Challenger banks make reputational gains in business banking
The business banking sector is a big target for digital challengers and some are already building good reputations in the market
Digital challenger banks are turning heads in the business banking sector, proving that they are more than just consumer-friendly apps.
New banks with a digital-first, often digital-only, approach have emerged over the last decade as part of the financial technology (fintech) revolution that has seen businesses use the latest digital technologies, such as mobile apps and artificial intelligence, to deliver financial services.
These banks are user-friendly and not burdened with the high costs of operating a traditional bank. With no branches and a fraction of the workforces of traditional banks, made possible through technology, these banks are building customer bases.
However, they often seen as a second spending account, with customers doing most of their banking through a large traditional bank while using the digital bank for everyday spending. They are also seen traditionally as banks for the younger, tech-savvy generations.
This is changing, however, and has been highlighted by the latest small and medium-sized enterprise (SME) business banking customer satisfaction ranking from the Competition and Markets Authority (CMA). Using figures compiled by BVA BDRC, the CMA reported that digital challenger bank Starling came top in terms of customer satisfaction in three out of four categories in which it was ranked.
Starling topped the overall service quality ranking and was the most likely bank to be recommended to other SMEs by existing business customers. Handelsbanken was second and Metro Bank third, in the same category.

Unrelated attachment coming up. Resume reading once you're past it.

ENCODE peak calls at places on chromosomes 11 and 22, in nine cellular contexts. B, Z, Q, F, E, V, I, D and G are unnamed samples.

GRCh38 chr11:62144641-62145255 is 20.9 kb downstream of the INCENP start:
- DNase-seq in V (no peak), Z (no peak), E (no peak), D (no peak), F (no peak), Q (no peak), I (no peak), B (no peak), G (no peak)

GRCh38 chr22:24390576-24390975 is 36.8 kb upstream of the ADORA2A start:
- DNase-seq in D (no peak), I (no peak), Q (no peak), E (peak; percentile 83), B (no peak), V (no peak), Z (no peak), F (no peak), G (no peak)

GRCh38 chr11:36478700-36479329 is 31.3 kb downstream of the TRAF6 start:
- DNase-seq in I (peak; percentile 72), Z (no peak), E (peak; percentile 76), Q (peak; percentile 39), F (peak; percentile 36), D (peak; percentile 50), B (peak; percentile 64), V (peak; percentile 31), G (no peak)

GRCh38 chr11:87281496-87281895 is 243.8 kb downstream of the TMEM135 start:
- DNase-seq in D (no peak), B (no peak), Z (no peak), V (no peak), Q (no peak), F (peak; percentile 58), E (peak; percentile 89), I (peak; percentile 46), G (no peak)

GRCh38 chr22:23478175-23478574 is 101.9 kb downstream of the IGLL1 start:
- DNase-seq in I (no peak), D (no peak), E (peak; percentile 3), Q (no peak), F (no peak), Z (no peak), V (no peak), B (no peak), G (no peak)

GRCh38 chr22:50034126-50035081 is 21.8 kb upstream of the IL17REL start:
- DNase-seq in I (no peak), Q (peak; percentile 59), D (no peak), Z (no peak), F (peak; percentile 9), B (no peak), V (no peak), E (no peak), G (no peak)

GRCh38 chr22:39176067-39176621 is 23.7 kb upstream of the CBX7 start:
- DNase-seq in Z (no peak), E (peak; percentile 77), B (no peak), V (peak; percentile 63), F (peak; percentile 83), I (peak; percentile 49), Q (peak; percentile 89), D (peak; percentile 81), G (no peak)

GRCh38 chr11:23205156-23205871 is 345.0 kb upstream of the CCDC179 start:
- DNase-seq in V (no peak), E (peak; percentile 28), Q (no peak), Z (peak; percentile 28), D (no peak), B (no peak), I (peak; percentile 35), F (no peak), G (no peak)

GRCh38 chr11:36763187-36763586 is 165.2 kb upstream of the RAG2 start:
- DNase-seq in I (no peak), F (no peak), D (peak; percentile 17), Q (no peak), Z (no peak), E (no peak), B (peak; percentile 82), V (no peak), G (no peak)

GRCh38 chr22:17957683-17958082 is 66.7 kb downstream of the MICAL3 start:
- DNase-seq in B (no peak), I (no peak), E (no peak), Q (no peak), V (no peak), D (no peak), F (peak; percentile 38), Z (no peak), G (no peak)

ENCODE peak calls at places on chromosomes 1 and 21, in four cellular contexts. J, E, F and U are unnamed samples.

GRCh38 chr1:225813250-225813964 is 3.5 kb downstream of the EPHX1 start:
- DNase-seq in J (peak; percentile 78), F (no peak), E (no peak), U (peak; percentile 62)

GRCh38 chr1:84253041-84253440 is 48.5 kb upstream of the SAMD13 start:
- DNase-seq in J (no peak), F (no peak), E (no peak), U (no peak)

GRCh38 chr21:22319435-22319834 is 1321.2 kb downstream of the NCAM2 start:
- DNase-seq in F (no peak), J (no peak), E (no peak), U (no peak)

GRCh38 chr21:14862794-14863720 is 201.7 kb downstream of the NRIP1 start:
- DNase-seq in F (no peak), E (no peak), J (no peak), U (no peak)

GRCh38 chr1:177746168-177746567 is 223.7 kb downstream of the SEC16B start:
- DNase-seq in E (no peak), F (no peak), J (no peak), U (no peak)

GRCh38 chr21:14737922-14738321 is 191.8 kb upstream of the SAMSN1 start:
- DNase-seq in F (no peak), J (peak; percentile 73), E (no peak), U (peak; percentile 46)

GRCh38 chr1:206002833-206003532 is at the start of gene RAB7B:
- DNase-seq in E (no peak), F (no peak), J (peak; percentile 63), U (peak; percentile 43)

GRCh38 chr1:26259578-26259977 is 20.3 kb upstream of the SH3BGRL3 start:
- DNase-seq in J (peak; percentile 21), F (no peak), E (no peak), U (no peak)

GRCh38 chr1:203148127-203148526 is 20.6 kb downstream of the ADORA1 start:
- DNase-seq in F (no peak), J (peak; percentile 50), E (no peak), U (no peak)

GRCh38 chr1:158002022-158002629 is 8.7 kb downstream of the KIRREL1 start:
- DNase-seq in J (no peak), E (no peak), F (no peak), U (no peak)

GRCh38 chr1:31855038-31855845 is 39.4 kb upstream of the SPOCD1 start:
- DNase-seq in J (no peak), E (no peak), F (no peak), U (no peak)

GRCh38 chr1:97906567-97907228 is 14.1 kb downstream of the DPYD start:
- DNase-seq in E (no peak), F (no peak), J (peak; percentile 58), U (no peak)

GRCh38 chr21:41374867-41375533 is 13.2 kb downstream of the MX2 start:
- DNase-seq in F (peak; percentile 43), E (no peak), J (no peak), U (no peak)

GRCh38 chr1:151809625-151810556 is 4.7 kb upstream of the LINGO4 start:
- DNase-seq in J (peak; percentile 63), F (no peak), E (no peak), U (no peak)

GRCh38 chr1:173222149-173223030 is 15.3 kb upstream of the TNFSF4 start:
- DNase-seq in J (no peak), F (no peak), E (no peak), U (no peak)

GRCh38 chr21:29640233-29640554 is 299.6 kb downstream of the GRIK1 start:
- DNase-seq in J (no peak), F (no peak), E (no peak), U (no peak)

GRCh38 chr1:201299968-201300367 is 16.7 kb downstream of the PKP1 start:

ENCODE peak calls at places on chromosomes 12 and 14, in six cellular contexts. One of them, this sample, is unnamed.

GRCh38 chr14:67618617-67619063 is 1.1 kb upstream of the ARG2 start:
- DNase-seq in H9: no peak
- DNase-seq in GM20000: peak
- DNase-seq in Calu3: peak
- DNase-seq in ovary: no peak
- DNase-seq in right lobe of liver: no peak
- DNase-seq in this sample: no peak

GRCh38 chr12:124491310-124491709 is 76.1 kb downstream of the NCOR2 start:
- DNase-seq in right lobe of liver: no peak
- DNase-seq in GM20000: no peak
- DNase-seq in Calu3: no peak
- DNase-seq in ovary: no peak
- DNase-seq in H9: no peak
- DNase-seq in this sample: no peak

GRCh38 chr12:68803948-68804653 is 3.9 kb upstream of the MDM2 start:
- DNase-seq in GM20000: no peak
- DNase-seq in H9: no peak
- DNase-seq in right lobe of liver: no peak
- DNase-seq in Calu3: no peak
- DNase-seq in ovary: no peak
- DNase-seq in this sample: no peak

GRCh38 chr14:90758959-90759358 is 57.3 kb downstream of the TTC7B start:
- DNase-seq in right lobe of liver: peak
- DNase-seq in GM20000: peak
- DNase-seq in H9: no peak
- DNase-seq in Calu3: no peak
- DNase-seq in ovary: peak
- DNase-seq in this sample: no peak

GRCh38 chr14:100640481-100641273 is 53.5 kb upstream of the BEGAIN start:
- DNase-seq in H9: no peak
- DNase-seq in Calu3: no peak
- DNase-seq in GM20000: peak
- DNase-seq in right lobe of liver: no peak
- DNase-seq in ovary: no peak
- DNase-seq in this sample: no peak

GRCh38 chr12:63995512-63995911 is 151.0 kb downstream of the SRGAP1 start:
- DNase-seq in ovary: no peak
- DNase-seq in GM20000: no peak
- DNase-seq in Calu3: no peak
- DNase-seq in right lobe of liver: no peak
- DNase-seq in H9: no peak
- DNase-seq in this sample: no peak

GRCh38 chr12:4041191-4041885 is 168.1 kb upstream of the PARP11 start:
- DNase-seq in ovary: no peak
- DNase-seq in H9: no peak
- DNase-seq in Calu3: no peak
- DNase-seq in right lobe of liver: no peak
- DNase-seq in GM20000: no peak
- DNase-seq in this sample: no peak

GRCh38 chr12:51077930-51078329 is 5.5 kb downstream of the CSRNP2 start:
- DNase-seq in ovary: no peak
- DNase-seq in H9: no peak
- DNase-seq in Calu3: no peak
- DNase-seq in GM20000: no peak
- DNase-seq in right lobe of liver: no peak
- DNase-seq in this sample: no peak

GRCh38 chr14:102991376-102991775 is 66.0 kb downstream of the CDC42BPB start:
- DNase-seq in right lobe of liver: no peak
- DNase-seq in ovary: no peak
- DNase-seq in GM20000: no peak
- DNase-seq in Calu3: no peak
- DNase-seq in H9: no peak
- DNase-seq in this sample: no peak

Starling also came first in the online and mobile banking category, with Barclays second and Metro Bank third, and was seen as the best business bank for overdraft and loan services, with Metro Bank second and Handelsbanken third.
Only Handelsbanken outranked Starling in terms of relationship/account management and in that category, which involved service levels in branch, Starling was not ranked because it has no branches.
App-based bank Starling, which reached unicorn status earlier this year, received its UK banking licence in 2015 as one of the new breed of tech-led challenger banks. In October 2020, it became the first UK challenger bank to make a profit when it announced a monthly profit of £800,000.
David Bannister, chief analyst at Bloor Research, is not surprised by Starling’s success in the business banking sector. “Starling being ranked top is really interesting,” he said. “Anne Boden, who set up Starling, came from a wholesale banking background, previously working for ABN Amro and RBS and she always said the aim was to move into business banking.”
Bannister said Starling is a bit of an exception because it always planned to move into business banking.